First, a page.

2019-20 Magic Grant Profile: Maternal Figures

This post is part of a series of profiles of our current 2019-20 Magic Grants. It gives us an opportunity to brag about the great work being done by our grantees, and also to encourage you to consider applying for one of next year’s grants! Funding could start as early as July 1, depending on your needs. Read about the proposal process on our web siteapplications are due May 15

Nigeria has the highest maternal mortality rate in the world, but it does not perform systematic analyses to assess the efficacy of different health interventions designed to help protect women during childbirth — it does not collect its own statistics related to maternal health outcomes, and depends instead on data from outside organizations.

For their 2019-20 Magic Grant Maternal Figures, journalist Ashley Okwuosa and data analyst Chuma Asuzu are taking a solutions journalism approach to data collection and synthesis, documenting how shifts in technology, policy, and culture impact the Nigerian maternal death rate.  The team is also centralizing health data from groups like the WHO, the World Bank, and others, to fill the gap in basic data about maternal health.

Since being awarded the grant last year, the team has hosted a beta version of their database of Nigerian maternal health interventions, nearly 100 projects from organizations throughout Nigeria and the world.  For each intervention, they are paying close attention to impacts, and asking questions like what metrics matter when measuring success. Okwuosa notes that just as “a mechanic looking at the engine of a car”, the journalist needs to show people how things work for them to understand issues as complicated as this. 

The group has formed partnerships with the Solutions Journalism Network to hold a series of webinars about reporting on Nigerian maternal health, and built their own network of journalists working in Nigeria or abroad on this issue. From surveying this network, they learned some of the most common pain points for these journalists, starting with a basic lack of public health care data, then finding funding for their reporting, and a lack of proper training. From this survey, they also identified which statistics their database should contain.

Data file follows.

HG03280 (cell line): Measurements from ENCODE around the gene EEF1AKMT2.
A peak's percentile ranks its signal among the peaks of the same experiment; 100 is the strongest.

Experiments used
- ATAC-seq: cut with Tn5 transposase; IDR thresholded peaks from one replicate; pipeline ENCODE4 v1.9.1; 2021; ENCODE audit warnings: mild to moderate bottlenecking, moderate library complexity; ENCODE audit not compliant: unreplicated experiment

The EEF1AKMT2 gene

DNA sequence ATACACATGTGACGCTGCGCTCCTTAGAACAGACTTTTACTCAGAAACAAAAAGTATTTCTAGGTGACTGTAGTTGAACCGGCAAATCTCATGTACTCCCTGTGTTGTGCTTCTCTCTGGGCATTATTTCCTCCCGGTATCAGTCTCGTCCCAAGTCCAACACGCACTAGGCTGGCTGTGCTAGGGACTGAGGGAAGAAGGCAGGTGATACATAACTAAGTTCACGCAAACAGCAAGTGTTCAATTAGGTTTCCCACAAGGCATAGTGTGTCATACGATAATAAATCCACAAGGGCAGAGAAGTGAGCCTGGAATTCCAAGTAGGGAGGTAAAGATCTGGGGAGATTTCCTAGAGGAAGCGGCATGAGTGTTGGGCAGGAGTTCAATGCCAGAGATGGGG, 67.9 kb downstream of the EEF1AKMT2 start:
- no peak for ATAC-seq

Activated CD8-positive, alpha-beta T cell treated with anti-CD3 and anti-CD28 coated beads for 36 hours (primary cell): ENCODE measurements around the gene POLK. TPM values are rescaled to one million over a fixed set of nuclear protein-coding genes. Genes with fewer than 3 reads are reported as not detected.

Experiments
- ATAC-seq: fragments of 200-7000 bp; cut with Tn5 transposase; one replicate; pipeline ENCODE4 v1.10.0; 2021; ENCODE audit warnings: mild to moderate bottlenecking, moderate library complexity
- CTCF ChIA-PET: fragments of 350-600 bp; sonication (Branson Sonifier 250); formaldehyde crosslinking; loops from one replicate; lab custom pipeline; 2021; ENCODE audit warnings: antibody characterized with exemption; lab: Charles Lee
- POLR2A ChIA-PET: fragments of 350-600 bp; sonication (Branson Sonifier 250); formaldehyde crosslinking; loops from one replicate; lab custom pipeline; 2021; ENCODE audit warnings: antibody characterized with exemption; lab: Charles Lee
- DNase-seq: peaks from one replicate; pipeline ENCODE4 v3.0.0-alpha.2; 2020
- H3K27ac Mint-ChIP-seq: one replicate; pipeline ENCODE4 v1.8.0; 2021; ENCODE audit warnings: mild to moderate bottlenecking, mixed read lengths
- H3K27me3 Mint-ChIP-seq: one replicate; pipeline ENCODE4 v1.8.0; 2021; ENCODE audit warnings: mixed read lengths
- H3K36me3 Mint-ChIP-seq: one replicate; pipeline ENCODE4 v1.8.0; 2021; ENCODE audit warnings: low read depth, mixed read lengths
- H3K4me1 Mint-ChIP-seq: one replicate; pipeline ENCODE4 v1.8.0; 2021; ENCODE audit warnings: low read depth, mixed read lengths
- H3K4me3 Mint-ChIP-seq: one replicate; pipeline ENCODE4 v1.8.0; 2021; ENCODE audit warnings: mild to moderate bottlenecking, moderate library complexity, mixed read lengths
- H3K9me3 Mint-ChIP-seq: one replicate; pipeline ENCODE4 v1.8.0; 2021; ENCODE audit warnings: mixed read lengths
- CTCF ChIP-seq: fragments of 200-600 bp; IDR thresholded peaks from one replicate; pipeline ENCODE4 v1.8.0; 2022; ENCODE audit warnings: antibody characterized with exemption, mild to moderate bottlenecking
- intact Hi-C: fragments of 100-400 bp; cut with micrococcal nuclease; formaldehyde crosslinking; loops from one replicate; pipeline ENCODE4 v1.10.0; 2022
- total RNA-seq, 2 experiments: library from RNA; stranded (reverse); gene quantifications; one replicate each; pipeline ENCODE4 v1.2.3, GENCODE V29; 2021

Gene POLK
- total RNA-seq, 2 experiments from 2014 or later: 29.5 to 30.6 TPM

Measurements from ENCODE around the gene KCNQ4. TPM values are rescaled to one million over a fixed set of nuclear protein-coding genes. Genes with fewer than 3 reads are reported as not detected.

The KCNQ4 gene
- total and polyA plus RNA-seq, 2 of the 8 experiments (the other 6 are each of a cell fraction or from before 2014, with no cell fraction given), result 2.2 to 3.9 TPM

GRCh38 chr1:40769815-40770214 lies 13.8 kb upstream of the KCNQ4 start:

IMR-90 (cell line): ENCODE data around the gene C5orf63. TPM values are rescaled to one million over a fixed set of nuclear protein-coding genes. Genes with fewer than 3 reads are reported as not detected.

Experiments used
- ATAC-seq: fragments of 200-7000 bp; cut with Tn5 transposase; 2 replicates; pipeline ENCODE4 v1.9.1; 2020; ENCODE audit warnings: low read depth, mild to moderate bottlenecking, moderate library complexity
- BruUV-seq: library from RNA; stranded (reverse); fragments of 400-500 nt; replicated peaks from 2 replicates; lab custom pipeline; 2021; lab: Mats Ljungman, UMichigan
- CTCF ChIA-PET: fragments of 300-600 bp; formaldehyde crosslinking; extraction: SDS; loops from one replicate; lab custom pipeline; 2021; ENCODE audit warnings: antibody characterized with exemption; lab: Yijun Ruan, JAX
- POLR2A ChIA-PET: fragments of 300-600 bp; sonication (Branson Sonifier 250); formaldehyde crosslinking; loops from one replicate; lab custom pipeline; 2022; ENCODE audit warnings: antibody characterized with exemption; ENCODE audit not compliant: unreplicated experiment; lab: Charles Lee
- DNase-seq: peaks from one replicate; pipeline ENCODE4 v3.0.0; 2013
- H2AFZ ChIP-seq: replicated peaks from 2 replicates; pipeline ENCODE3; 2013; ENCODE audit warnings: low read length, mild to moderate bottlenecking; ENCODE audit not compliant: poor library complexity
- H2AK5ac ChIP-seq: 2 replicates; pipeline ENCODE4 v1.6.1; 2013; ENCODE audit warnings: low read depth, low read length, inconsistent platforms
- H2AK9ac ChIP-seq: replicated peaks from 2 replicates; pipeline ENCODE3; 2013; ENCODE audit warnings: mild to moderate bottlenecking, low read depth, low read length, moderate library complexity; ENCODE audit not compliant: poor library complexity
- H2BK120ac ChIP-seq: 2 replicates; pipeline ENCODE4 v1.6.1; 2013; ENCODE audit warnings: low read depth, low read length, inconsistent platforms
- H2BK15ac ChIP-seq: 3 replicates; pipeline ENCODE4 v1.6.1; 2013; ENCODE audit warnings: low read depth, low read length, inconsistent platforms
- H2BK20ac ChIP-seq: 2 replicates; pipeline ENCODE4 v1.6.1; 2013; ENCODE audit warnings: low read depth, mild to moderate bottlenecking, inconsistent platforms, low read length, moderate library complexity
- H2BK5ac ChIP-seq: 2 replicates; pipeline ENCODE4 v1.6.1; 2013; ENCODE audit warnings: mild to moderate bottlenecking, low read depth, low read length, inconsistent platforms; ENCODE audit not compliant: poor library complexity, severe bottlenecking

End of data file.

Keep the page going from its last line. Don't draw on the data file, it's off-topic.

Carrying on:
Now, they are helping Nigeria Health Watch solicit a series of stories on Nigerian maternal healthcare, and working with Code4Africa to develop a tool that can be continually updated with new health interventions. They hope to release their beta database soon. To keep updated with the project as they move towards a final version of their tool, follow their blog at https://blog.maternalfigures.com/.  

Are you interested in new forms of storytelling, or new uses for journalistic practice and storytelling generally? Consider applying for a 2020-21 Magic Grant. Read about the proposal process on our web site — applications are due April 10.

Since its inception, the Brown Institute has funded over 150 people across more than 50 projects. It has has funded the creation of data sets and new database technologies to support journalism (Data Share, Democracy Fighters), editing tools that simplify audio and video production (RoughCut, Synthesizing Novel Video from GANS), and significant stories exploring new modes of expression through data visualization and immersion (We Can, 1000Cut). Read more about our projects on our web site browninstitute.org.

Consider applying for a 2020-2021 Magic Grant!  Read about the proposal process on our web siteapplications are due May 15.